36. 36. Semiconductor Memory CMOS <ul><li>Complementary metal oxide semiconductor </li></ul><ul><li>Uses little electricity </li></ul><ul><li>Used in PC to store hardware settings that are needed to boot the computer </li></ul><ul><li>Retains information with current from battery </li></ul>
  37. 37. RAM <ul><li>Keeps the instructions and data for current program </li></ul><ul><li>Data in memory can be accessed randomly </li></ul><ul><li>Easy and speedy access </li></ul><ul><li>Volatile </li></ul><ul><li>Erased </li></ul><ul><li>Written over </li></ul>
  38. 38. Types of RAM <ul><li>SRAM </li></ul><ul><li>Retains contents as long as power is maintained </li></ul><ul><li>Faster than DRAM </li></ul>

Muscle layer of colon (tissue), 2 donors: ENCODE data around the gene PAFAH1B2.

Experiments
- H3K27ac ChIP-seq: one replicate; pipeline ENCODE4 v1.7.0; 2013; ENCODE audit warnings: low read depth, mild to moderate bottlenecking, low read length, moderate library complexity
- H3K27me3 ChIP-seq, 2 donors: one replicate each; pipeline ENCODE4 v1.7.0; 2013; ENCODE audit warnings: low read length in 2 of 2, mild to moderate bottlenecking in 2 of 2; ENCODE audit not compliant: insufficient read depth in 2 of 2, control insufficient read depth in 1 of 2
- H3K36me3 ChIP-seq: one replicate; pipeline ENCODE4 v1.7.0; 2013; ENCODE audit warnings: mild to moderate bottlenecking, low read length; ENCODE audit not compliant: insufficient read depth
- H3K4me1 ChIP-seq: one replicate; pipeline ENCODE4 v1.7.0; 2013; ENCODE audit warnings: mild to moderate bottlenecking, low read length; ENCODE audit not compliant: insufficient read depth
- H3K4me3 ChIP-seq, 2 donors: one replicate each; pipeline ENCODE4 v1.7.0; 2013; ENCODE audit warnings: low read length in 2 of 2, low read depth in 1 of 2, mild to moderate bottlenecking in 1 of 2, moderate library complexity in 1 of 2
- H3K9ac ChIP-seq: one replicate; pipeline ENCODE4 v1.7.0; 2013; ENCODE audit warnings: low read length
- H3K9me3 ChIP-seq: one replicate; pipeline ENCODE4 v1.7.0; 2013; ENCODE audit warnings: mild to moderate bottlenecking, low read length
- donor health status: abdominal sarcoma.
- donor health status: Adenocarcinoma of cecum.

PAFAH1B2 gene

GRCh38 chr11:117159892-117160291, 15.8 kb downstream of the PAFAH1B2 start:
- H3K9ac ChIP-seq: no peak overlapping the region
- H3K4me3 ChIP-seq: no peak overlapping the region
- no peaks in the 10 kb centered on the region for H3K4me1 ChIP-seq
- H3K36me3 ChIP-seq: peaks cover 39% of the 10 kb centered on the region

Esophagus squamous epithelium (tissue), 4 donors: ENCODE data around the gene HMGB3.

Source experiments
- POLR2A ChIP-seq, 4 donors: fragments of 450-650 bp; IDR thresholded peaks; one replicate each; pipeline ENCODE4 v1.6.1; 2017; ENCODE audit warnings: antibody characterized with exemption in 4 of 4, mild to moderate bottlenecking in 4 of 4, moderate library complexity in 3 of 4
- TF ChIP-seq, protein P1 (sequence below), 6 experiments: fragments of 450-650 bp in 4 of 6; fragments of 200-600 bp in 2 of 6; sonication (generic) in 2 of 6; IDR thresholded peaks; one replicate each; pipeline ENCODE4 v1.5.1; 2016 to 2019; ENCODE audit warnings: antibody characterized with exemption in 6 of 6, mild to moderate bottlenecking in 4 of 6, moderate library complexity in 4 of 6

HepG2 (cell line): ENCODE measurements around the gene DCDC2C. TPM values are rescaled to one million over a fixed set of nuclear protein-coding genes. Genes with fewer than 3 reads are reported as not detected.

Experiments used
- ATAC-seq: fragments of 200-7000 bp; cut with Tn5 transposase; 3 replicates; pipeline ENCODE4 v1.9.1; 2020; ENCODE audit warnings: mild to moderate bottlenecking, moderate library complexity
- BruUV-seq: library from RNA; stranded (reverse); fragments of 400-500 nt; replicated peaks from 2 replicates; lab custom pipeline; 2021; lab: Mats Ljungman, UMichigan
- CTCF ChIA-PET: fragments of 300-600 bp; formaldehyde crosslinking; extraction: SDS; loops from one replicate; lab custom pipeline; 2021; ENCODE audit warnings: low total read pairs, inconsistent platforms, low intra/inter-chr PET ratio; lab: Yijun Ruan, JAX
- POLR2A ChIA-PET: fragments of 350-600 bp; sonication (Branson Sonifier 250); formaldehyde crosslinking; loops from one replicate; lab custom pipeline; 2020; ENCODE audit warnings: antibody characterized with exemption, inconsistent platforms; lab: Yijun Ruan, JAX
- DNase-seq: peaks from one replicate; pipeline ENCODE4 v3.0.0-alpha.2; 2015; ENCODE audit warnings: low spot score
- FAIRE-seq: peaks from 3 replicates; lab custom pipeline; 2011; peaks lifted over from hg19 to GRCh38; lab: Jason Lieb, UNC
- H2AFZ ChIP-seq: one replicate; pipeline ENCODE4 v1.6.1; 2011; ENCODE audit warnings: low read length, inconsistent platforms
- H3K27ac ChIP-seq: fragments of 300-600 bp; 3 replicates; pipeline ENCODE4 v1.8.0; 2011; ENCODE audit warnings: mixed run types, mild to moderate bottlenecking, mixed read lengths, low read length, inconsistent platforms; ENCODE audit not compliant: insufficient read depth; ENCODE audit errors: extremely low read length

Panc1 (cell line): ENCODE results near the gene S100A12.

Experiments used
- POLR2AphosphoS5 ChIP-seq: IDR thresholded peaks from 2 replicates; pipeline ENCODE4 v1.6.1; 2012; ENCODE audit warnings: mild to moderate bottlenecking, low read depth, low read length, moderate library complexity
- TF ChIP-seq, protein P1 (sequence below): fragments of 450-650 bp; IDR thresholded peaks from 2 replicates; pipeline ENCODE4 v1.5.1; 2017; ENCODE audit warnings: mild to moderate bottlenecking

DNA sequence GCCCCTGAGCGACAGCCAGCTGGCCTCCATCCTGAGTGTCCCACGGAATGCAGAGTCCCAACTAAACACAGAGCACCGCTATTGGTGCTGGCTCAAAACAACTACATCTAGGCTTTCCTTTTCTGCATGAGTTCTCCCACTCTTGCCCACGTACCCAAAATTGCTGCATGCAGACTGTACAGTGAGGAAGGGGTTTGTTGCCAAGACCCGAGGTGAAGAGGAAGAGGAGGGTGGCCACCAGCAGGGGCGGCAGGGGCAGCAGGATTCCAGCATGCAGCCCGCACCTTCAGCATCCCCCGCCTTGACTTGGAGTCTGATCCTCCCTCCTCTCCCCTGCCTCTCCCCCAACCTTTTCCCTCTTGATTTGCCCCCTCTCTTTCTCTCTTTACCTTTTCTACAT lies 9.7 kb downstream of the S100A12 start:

39. 39. Types of RAM <ul><li>DRAM </li></ul><ul><li>Must be constantly refreshed </li></ul><ul><li>Used for most PC memory because of size and cost </li></ul><ul><li>SDRAM </li></ul><ul><ul><li>faster type of DRAM </li></ul></ul><ul><li>Rambus DRAM </li></ul><ul><ul><li>Faster than SDRAM </li></ul></ul><ul><ul><li>Expensive </li></ul></ul>
  40. 40. Adding RAM <ul><li>Purchase memory modules that are packaged on circuit boards </li></ul><ul><li>SIMMS – Chips on one side </li></ul><ul><li>DIMMS – Chips on both sides </li></ul><ul><li>Maximum amount of RAM that can be installed is based upon the motherboard design </li></ul>
  41. 41. ROM <ul><li>Programs and data that are permanently recorded at the factory </li></ul><ul><li>Read </li></ul><ul><li>Use </li></ul><ul><li>Cannot be changed by the user </li></ul><ul><li>Stores boot routine that is activated when computer is turned on </li></ul><ul><li>Nonvolatile </li></ul>
  42. 42. PROM <ul><li>Programmable ROM </li></ul><ul><li>ROM burner can change instructions on some ROM chips </li></ul>